• CSN leveraged portions of the BATEC-developed model for Internships that has been prototyped and developed in the Boston-area community colleges. CSN adopted, with modification, the five step process of student qualification, student preparation, employer recruitment, student/employer matching and follow-up/placement in ways that were appropriate for the programs, students and environment of Southern Nevada.
  • CSN faculty from the Computer and Information Technology department qualified 37 students to participate in this initiative. Student qualification was determined by their course of study and the attainment of a minimum GPA.
  • The students were prepared for this event by a combination of CIT faculty and career services personnel. The students were offered resume preparation assistance and required to attend a 2-hour workshop on interview and presentation skills.
  • Industry representatives, supportive of the school, were solicited to participate in a speed networking event. A total of 40 representatives from 25 companies attended the event.
  • Direct engagement of students and employers, facilitated by the academic institution is a goal of BATEC’s outreach agenda
  • CSN has elected to institutionalize this initiative, and to expand the scope of its implementation to other departments and other schools.
college of southern nevada tech know how lab
College of Southern Nevada Tech Know How Lab
  • BATEC sponsored a series of outreach initiatives for enrolled students to promote academic and career pathways in ICT. These initiatives consisted of faculty presentations and student technical assistance provided at the Tech Know How Lab. The Tech Know How Lab is a facility organized, developed and run by ICT students under faculty supervision.
  • The Tech Know How Lab is a study hall where students word individually on course work, collaborate on projects, get assistance with computer applications associated with CSN’s coursework, and learn about ICT career pathways to make an informed choice on an ICT major, particularly students with non-declared or general studies majors.
  • Students at CSN have access to ICT faculty and subject matter experts through presentations on various ICT subjects, e.g., paper publications, web design, Internet search techniques, spreadsheet and modeling, database management, mail merge, digital imaging, social media, and project-sponsored workshops.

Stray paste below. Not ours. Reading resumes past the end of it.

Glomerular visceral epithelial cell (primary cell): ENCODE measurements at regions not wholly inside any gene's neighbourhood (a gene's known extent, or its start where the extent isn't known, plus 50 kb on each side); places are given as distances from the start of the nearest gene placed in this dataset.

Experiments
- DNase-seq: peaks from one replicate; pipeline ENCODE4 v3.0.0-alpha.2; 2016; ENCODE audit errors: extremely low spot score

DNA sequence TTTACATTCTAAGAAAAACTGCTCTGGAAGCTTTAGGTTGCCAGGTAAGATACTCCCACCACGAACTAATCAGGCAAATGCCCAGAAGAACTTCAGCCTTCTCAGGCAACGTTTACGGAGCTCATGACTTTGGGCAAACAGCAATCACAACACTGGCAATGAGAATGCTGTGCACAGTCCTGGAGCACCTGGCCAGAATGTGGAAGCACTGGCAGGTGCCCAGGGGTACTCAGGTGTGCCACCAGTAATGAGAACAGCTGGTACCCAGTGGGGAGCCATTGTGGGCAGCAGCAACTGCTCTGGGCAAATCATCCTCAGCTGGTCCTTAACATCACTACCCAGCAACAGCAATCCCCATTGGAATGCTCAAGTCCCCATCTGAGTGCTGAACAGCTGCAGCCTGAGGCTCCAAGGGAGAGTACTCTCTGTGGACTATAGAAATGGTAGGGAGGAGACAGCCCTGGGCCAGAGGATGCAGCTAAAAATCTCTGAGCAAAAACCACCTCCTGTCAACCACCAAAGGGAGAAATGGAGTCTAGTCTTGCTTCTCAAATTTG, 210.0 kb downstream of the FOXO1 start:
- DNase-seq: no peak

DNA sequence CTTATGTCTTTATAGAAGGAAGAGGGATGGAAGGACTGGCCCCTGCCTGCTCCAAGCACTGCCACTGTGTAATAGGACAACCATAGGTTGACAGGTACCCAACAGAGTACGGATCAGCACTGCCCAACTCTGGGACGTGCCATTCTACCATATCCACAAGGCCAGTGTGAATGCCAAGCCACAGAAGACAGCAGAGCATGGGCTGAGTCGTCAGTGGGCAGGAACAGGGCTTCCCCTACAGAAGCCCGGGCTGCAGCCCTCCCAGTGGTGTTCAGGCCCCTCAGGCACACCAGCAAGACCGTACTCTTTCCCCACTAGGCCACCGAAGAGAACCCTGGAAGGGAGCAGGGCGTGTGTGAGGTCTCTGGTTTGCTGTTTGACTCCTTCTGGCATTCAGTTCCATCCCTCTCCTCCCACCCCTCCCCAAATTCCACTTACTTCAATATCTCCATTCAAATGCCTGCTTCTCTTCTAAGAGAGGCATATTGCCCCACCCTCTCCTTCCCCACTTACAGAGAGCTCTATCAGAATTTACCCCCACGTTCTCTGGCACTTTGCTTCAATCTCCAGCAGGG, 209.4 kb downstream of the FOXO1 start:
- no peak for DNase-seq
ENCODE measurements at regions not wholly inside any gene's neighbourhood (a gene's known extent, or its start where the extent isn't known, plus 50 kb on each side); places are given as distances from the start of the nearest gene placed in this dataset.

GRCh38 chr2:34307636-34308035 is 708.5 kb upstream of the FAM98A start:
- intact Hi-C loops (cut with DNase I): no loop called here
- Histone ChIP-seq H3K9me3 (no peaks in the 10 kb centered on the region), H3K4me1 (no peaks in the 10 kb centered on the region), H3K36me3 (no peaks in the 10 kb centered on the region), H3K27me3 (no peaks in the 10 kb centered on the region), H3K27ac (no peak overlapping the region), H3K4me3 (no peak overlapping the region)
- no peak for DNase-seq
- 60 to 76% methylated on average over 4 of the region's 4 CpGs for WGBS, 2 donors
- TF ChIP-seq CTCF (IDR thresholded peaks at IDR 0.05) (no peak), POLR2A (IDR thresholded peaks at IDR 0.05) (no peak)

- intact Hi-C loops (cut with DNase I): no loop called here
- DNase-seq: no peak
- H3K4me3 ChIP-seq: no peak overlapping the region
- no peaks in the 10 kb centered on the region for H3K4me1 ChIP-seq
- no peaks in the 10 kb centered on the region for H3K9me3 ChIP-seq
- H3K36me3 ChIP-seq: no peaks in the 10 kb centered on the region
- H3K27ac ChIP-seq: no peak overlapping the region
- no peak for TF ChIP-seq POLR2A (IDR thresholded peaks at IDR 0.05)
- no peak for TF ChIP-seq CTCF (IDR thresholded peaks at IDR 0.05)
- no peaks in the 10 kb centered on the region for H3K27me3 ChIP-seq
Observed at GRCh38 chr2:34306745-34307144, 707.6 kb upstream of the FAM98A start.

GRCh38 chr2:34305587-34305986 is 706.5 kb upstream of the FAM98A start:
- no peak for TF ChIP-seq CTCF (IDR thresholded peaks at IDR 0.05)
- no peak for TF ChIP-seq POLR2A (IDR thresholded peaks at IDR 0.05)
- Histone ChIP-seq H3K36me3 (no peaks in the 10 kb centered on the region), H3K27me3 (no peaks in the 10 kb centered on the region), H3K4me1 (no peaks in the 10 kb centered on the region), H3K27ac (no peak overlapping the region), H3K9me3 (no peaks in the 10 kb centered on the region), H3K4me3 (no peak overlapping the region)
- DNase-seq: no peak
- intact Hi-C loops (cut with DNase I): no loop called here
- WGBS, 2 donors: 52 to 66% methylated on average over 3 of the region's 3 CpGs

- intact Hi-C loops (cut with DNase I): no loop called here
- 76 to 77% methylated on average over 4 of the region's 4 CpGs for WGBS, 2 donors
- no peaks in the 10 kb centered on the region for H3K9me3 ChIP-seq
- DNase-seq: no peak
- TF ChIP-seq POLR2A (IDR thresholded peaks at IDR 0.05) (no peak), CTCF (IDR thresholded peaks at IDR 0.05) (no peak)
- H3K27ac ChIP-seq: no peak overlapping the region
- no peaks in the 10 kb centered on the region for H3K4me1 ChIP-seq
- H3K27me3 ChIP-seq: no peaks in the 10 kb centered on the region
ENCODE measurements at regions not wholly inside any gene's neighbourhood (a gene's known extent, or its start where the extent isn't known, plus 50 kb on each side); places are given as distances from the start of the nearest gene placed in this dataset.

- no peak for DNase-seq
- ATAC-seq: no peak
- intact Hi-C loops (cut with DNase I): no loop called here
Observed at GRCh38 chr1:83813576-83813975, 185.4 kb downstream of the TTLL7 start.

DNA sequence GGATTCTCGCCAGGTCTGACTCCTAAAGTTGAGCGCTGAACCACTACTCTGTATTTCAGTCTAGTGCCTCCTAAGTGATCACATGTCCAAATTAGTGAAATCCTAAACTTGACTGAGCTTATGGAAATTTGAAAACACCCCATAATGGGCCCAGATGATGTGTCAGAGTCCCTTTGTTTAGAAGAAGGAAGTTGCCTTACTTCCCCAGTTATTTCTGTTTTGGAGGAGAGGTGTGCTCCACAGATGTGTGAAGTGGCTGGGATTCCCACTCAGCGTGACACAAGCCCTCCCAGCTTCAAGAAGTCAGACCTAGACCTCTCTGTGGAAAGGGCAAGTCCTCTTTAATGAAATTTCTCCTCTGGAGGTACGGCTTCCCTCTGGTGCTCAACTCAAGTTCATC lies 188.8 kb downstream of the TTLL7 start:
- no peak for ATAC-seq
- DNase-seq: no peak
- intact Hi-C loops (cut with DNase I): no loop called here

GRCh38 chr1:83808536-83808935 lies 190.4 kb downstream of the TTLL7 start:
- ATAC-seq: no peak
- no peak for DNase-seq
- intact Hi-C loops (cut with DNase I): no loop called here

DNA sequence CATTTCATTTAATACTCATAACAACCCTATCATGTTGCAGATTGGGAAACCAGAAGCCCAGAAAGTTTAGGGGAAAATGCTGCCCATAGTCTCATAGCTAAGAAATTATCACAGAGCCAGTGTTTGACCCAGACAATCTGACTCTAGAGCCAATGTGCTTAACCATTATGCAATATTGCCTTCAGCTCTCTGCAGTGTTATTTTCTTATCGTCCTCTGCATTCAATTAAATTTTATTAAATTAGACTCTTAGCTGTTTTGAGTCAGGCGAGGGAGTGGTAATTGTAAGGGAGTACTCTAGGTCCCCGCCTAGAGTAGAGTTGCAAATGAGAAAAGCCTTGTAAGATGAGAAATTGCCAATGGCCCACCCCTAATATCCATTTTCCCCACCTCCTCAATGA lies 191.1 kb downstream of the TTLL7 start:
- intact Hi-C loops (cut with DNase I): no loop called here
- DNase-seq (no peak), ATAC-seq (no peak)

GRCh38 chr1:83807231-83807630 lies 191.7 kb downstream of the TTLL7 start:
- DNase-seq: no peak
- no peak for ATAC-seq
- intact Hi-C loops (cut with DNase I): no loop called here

• Motivates students to enroll in and advance in ICT courses and consider and programs.
  • Attendance of approximately 15 students in each of 10 ICT Awareness Briefings.
  • 48 students attended the 8 offered workshops
  • ICT Workshop exit surveys from students
slide41
Mid Pacific ICT Centeri. Publication and Promotion of ICT pathwaysii. Awareness of pathways and opportunities for HS students
mid pacific ict center publication and promotion of ict pathways
Mid Pacific ICT Center Publication and Promotion of ICT pathways
  • Identifying and strengthening the linkages between pathway and academy programs at SFUSD high schools; bridge programs at local CBOs; ICT programs, courses, certificates and credentials in the five ICT-related departments at CCSF, 4-year colleges and universities; ICT industries and employers; and essential supporting elements that increase student success.
  • DE program completions (15); Views of ICT Awareness videos (744); Students attending panel discussions (40); ICT faculty attending articulation PD (8)
mid pacific ict center awareness of pathways and opportunities for hs students
Mid Pacific ICT Center Awareness of pathways and opportunities for HS students
  • The focus of BATEC funded work has been a partnership of stakeholders that will help develop and support pathways that improve participation among inner city K-14 students in STEM, and particularly ICT, to meet workforce demand.
  • A new initiative with Tech SF working with SFUSD, CCSF and Ohlone College under MPICT auspices has the potential for effective collaboration.
  • There has been significant work in the development of high school to community college articulation of a Python programming course, and the establishment of dual enrollment initiatives to track students into ICT related courses.
  • A summer 2013 kickoff included dual enrollment classes in digital media.
  • A series of stakeholder summits designed to generate and sustain interest from SFUSD and other stakeholders were held this past year.
  • The BATEC partnership is providing support for high school career awareness and STEM career mapping that was not present before.
other misc
Other / Misc
  • Link Tracking & Analytics Tools
    • Google Analytics
  • Survey Monkey used for online surveys
    • Evaluation, curriculum feedback, etc
  • Partner and Affiliate sites
    • teachingtechnicians.org
    • atecenters.org
    • atecentral.org
    • umb.edu
challenges and opportunities
Challenges and Opportunities
  • Measuring Impact to Student Level
  • Bandwidth
    • Resources, people, time
  • Data Collection& Measurement
    • Lots of people doing good stuff
  • Data to collect:
        • Graduate outcomes – STEM persistence, postsecondary enrollment, choice of majors.
        • Outcomes for student technicians (jobs).
        • Number of repeat employers, number of students participating and returning, number of internships offered.
  • Sustaining operation past NSF Funding
    • Building next generation of leaders